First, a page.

Monday, 2 July 2018

Meet Lucie Blissett, The Photographer Capturing Women's Issues In Society


"I am BA photography student who is currently in my third year at Leeds Art University. My work tackles women's issues in society and I am submitting three of my series I have worked on while being at university.

'Invisible Pain' a body of work that explores the unseen agony that 1 in 10 women suffer with in the UK. Both my sister and cousin have the condition Endometriosis, and my work demonstrates the unbearable pain they go though which makes for a complicated lifestyle. Endometriosis is a condition where tissues that behave like the lining of the womb, is found outside in places such as the ovaries,the bowel or bladder. To create these photographs, I asked my sister and cousin to manipulate the coloured paper to show what is feels like to have this condition. They ripped, screwed, cut and stuck a knife into the paper to crate these beautiful paper sculptures. The quotes underneath the images are taken from a diary my mum kept in the three years my sister struggled to handle her condition. 












'Self Portraits of My Gendered Objects,' which was developed during writing my dissertation this year. The photographs are examining my own material culture. The belongings I own display my female gender thought colour, texture and the relation it has to society exceptions of gender roles. Each photograph shows my own objects taken from my home and placed in a studio environment. The investigation is to question, how femininity is seen in our contemporary society and how it still hasn't changed.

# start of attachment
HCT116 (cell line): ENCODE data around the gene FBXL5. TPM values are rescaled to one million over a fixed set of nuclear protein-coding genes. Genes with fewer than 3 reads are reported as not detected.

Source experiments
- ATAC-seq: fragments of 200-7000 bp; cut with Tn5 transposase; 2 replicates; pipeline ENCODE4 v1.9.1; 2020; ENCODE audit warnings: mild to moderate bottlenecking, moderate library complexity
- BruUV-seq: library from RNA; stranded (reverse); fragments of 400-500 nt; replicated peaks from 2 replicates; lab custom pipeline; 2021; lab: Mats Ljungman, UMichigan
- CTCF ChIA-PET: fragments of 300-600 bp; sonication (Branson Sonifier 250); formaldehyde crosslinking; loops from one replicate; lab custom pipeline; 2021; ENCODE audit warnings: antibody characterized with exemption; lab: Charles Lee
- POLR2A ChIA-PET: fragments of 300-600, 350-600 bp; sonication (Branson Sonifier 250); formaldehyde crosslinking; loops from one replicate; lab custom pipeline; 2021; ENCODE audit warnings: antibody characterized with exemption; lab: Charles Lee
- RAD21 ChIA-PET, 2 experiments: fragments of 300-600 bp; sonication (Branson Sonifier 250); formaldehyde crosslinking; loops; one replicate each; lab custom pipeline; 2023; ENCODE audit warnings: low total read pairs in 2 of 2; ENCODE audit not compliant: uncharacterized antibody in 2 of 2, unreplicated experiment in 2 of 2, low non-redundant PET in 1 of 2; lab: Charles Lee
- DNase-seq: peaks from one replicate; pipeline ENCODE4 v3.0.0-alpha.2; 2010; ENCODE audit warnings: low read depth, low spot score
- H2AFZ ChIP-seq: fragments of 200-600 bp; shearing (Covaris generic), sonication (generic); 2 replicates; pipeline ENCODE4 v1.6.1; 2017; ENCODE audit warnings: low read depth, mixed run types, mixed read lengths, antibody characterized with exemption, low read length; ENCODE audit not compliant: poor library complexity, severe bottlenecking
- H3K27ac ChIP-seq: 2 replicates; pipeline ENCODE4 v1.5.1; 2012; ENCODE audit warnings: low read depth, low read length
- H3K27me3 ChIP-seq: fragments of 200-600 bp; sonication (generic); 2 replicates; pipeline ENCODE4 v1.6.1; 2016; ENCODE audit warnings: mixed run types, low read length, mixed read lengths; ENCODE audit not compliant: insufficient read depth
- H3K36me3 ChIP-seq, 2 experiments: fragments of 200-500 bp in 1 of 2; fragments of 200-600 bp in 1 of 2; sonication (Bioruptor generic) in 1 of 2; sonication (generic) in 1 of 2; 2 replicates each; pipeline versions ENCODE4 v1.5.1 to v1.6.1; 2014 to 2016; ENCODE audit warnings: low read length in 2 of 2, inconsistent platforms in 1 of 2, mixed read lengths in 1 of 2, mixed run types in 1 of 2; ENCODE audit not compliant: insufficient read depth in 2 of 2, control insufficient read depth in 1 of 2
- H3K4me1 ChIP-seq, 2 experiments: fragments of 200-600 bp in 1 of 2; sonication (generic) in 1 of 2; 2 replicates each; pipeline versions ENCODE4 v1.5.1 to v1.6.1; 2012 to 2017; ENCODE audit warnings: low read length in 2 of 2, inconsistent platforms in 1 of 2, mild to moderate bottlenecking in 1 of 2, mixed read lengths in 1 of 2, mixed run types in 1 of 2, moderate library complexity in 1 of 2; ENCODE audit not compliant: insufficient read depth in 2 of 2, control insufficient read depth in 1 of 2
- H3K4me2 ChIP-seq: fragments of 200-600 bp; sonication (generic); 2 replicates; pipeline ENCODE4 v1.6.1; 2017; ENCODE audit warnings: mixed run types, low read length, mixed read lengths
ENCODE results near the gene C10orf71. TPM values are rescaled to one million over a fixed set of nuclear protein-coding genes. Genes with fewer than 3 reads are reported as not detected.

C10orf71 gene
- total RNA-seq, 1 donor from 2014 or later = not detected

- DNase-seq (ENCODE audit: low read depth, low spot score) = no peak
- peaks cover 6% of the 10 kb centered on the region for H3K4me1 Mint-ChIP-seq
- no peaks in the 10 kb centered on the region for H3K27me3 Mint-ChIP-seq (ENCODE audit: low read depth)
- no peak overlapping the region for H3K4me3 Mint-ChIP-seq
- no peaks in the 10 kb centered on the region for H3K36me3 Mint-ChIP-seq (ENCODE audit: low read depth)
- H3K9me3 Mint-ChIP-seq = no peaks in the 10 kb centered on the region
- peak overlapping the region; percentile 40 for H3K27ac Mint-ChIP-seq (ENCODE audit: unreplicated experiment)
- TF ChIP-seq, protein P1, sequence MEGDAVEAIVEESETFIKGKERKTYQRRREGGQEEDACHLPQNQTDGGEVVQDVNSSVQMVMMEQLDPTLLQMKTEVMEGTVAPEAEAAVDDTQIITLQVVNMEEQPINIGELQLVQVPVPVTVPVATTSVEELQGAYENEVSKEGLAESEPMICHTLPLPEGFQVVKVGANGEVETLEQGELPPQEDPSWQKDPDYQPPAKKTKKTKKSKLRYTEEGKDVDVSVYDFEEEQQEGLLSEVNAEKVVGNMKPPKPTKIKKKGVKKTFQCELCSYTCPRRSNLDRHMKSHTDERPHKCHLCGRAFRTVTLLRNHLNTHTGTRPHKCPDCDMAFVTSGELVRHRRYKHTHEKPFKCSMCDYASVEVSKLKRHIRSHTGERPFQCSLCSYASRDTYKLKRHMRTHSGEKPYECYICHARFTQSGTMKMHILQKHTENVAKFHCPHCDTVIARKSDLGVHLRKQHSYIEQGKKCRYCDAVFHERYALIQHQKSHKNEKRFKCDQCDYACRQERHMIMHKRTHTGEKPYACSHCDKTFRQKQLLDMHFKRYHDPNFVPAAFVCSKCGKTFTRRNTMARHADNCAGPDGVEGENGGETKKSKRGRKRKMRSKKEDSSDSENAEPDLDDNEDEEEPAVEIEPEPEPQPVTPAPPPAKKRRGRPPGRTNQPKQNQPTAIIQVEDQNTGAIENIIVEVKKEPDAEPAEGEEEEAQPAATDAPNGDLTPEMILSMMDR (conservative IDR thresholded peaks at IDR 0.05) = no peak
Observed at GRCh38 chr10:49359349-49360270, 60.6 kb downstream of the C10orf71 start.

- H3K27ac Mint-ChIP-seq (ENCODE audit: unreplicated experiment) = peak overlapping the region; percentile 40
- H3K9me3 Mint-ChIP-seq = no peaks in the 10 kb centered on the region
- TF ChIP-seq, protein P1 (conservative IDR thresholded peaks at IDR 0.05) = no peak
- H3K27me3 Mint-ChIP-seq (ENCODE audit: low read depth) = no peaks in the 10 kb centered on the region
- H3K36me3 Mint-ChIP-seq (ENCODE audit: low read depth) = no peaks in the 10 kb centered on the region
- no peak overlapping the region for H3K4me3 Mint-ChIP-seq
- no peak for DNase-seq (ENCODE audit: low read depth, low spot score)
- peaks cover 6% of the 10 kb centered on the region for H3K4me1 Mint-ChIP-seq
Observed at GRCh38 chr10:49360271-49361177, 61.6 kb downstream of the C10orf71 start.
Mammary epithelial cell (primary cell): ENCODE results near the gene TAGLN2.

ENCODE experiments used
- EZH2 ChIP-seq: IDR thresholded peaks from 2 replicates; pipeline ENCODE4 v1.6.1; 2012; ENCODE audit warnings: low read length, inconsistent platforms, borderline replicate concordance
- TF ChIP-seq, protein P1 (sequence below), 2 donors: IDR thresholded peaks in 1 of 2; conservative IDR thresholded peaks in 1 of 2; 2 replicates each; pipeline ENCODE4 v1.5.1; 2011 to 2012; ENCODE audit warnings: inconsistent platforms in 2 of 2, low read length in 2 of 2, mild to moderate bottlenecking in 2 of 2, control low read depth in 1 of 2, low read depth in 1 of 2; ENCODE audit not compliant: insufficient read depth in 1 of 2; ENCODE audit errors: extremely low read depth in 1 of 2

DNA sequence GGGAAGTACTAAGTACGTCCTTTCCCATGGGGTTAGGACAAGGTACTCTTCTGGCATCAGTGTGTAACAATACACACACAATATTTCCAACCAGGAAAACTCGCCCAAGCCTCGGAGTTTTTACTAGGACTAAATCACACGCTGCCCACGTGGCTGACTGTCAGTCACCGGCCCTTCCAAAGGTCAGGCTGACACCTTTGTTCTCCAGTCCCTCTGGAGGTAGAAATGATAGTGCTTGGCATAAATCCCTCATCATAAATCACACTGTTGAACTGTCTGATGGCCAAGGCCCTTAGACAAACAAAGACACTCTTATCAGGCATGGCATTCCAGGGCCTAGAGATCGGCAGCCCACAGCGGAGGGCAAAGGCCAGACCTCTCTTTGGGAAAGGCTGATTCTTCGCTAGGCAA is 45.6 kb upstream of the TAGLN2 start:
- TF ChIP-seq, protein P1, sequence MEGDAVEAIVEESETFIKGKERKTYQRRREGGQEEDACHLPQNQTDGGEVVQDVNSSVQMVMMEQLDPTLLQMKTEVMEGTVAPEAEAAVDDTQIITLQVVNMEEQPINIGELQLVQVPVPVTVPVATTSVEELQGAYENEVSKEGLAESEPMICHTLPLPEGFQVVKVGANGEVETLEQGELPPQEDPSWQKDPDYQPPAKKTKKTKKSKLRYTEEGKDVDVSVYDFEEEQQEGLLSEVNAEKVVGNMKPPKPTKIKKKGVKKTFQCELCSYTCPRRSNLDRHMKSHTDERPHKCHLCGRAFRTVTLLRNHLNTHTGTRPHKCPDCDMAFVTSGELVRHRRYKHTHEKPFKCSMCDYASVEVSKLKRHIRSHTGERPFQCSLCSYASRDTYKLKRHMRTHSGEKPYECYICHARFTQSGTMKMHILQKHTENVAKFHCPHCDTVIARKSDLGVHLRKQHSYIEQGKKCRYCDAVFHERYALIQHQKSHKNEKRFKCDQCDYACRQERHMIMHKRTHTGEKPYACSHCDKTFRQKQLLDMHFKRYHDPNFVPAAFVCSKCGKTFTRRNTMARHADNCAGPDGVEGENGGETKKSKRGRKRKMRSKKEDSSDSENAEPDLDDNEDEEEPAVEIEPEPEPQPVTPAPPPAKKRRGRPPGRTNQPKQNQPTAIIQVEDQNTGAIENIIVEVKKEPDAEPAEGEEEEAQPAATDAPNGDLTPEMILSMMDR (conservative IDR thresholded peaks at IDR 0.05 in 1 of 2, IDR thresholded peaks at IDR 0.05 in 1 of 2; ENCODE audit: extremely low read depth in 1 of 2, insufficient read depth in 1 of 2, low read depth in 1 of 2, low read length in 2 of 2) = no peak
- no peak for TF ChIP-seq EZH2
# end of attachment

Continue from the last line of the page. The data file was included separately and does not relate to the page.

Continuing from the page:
'Forbidden Fruits' explore the ideas of the heterosexual male gaze. In these photographs, the fruit appear sexualised and alluring representing the male ideal of the female body. For centuries, men have viewed women as erotic objects in high art and popular culture. The model's contrast this as they look straight at the viewer, they are in control. The women appear confident in their sexuality whilst we are objectifying them. They recognise how they are observed as a vision. They steal back the power of the gaze."




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